With HBO’s Chernobyl being just as jaw-dropping and terrifying as you’d imagine it would be, the devastating drama just came to an end. Charting the horrific events of 1986’s Chernobyl nuclear disaster, the immediate aftermath, and the cleanup, the miniseries has rightly earned its place as the highest-rated TV series of all time.
Chernobyl rounded off with its fifth episode on June 3 (USA)/June 4 (UK) and left fans suitably stunned. However, it turns out there was a hidden meaning in “Vichnaya Pamyat”. Warning, Chernobyl spoilers ahead.
Demanding that the world know the truth about what really happened that fateful night, Jared Harris’ Valery Legasov, Stellan Skarsgård’s Boris Shcherbina, and Emily Watson’s Ulana Khomyuk decided they would come clean to the world.
Those who listened carefully might’ve noticed how the line “the cost of lies” appeared in the very first and last scenes of the show. Explaining the decision, creator Craig Mazin said he based the entire series around this motif.
Speaking to Slate, Mazin said: “Well, we are experiencing something now that I used to think was mostly just a phenomenon in a place like the Soviet Union, which is a disconnection from truth.
“And the emergence of a cult of personality. And a distrust and debasement of experts who don’t go along with whatever the official narrative is.
“It’s so upsetting, and we don’t know quite how to handle it. What I want people to consider is that no matter what it is we want to believe, and no matter what story it is we want to jam the world into, the truth is the truth. If you organise your life around some political party’s list of things you should believe, or an individual that you think is going to come and save you, you are disconnecting yourself from truth. And there is a price to pay.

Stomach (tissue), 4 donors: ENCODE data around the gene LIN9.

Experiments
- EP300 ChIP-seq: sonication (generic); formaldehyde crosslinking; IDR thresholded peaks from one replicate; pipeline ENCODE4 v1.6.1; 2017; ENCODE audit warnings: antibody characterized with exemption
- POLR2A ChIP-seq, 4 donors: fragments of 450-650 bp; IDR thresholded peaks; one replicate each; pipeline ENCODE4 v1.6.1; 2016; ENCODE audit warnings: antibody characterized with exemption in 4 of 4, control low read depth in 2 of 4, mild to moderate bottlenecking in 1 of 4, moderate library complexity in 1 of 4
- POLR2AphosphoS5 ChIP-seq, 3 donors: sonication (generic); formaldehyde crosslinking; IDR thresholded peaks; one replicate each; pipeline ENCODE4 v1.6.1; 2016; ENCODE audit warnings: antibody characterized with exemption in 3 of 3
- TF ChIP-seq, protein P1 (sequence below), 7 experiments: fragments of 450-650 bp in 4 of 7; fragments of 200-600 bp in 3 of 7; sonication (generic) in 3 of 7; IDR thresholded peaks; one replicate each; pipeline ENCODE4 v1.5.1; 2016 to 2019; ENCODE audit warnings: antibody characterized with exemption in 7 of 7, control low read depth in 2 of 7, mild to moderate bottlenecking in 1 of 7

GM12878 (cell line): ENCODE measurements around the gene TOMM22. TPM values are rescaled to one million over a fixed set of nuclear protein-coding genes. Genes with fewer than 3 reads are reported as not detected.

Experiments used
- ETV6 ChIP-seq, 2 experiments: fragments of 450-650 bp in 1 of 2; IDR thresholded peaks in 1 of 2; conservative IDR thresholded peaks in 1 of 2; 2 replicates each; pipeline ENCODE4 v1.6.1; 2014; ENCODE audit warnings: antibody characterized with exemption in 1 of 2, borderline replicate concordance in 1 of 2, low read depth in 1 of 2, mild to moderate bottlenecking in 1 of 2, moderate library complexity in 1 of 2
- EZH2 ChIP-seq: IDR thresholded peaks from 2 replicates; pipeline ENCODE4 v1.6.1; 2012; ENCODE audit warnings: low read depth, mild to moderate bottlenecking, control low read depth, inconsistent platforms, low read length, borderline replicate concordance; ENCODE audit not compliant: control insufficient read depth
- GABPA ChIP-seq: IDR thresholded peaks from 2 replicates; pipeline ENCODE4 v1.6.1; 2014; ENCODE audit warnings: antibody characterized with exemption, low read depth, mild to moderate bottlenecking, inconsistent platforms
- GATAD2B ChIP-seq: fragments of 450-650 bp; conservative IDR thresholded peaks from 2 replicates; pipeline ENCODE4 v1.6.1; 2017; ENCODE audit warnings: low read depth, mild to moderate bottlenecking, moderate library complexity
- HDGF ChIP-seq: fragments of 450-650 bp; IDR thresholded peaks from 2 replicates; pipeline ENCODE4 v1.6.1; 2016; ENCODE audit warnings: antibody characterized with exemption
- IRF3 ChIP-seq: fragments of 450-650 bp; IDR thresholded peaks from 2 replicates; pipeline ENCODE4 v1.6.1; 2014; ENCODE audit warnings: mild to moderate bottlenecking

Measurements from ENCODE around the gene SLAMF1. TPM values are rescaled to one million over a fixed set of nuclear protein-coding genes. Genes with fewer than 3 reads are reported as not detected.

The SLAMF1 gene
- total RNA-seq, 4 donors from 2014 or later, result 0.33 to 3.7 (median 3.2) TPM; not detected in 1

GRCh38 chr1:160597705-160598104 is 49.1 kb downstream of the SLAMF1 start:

“We live on a planet that is under threat, and scientists are warning us, just as they did in the ’70s regarding RBMK reactors in the Soviet Union. Governments are choosing to listen or not listen, and people are choosing to listen or not listen. But the truth, the globe, the thermometer, doesn’t care. And the RBMK didn’t care either.
“It didn’t matter what they wanted to do that night. It didn’t matter that the fatal flaw of the RBMK reactor was a state secret. The reactor didn’t care. And that’s the problem we struggle with. We are attempting to make ourselves superior to fact and we are not.”
I mean that’s all pretty deep. I thought he was just mirroring the opening in the finale. But thanks Craig, cheers for clearing that up.
Elsewhere, Mazin revealed that a ‘horrifying’ scene was actually cut from the show. Speaking to EW, he said: “Episode 4 is a tough one.
“The scenes with the liquidators and the dogs was really hard for a lot of people to watch, and that story actually got worse [in real life]. And it was a first-person story – I was not making it up.
“This is an account that somebody told in Svetlana Alexievich’s book Voices from Chernobyl. We shot it, but it was just too much.”
No matter what did and didn’t make the final cut, there’s no escaping the fact that Chernobyl is one of the most moving things I’ve ever seen.
[Featured Image: HBO]